When we are done with the hand-wringing and finger-pointing and a bit before the check-writing, it may be a good idea to think like American bankers -- those still in existence -- instead of whinging Eurocrats. Our bankers identify the need and lend to it, they securitize the debt in multiples, and the hallmark of all good lending practices: they spread their risk. The automobile industry is by all accounts undercapitalized and outdated, which makes it unclear what the true extent of the "need" is and what the best way is to make the debt secure. Instead of asking taxpayers to lend into an unclear system, it seems prudent to ask how taxpayers can spread their risk.
And now a word from Henry Kissinger and Richard Nixon: linkage. Kissinger defined linkage to the Senate Foreign Relations Committee this way: "The administration sought to move forward across a broad range of ideas so that progress in one area would add momentum to the progress of other areas."
The greatest ideas are often the simplest. Impediments to implementation of ideas often come from those who, through accepting change, have the most to lose. It makes good sense to have policy decisions based on expected or hoped-for behaviors and linked to outcomes on several fronts with attendant rewards or punishments. This system can be applied to the current automobile lending request. The question is: who are the players?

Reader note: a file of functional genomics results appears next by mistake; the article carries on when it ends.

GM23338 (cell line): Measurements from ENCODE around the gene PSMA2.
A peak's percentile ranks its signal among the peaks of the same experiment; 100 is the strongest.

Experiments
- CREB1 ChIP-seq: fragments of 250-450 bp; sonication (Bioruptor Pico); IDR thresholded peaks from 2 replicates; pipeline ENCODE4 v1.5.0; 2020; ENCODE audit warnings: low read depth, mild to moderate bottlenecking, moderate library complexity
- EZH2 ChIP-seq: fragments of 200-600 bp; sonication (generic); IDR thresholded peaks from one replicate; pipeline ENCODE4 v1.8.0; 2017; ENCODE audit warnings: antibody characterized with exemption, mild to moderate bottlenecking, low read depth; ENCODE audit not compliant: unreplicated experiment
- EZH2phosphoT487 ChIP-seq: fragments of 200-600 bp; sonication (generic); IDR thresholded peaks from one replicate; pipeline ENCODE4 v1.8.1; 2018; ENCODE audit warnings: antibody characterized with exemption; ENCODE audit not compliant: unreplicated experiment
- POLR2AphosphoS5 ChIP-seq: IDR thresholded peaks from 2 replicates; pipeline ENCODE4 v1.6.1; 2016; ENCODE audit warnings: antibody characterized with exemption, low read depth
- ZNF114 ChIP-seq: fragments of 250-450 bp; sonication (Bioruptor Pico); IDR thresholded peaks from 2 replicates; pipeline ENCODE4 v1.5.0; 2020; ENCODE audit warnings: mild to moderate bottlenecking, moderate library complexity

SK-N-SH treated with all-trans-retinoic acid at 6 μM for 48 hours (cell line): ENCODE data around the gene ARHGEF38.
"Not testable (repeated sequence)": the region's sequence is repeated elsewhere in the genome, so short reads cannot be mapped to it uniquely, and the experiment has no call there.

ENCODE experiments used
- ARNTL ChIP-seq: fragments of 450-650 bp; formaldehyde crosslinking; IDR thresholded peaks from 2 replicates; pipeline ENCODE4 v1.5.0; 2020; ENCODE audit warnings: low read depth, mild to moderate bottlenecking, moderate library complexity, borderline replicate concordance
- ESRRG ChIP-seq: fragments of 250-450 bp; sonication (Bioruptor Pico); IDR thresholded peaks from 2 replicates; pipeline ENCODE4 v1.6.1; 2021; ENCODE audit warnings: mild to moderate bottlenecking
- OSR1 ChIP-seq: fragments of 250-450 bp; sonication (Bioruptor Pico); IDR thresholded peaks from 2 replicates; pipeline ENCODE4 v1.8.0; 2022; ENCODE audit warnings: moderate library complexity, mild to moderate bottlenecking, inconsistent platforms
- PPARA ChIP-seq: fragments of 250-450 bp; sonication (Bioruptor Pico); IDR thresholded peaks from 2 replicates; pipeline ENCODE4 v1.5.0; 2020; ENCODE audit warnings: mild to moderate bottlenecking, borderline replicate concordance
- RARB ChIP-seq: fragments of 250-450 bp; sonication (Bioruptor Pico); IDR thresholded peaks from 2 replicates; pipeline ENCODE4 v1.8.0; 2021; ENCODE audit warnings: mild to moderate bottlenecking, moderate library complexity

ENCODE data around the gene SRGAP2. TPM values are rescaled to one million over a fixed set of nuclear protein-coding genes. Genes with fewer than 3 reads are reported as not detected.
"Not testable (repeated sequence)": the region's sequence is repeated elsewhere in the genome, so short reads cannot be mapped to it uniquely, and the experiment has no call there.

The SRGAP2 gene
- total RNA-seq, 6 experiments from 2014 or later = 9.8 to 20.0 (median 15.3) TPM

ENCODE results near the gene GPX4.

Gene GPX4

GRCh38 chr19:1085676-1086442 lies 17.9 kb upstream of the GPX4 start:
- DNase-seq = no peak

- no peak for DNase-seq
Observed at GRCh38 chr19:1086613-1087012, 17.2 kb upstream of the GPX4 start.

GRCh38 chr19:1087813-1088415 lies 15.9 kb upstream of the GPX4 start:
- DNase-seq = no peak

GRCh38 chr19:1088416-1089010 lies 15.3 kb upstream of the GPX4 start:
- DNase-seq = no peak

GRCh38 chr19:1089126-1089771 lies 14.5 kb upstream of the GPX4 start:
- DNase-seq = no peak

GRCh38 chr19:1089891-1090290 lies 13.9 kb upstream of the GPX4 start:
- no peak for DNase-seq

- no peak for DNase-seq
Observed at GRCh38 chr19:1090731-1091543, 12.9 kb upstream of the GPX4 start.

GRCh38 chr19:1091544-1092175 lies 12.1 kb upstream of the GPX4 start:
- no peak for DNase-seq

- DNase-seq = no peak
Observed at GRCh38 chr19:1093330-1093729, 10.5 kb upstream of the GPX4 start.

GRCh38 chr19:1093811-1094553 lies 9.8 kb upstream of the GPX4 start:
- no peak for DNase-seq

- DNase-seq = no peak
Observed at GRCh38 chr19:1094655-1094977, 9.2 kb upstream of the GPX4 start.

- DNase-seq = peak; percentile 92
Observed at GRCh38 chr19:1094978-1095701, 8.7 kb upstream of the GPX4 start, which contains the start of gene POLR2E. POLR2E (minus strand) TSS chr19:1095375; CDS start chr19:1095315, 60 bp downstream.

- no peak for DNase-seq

For the last fifty years the energy industry has benefited from an almost-incestuous relationship with the automobile industry and by extension, Congress. For the last five years, the energy industry has increased profits and increased the size of its balance sheet while benefiting from advantages other industries don't enjoy. There are arguments for and against the billions of dollars of tax breaks that the energy industry gets, and I have argued for them for the better part of thirty years.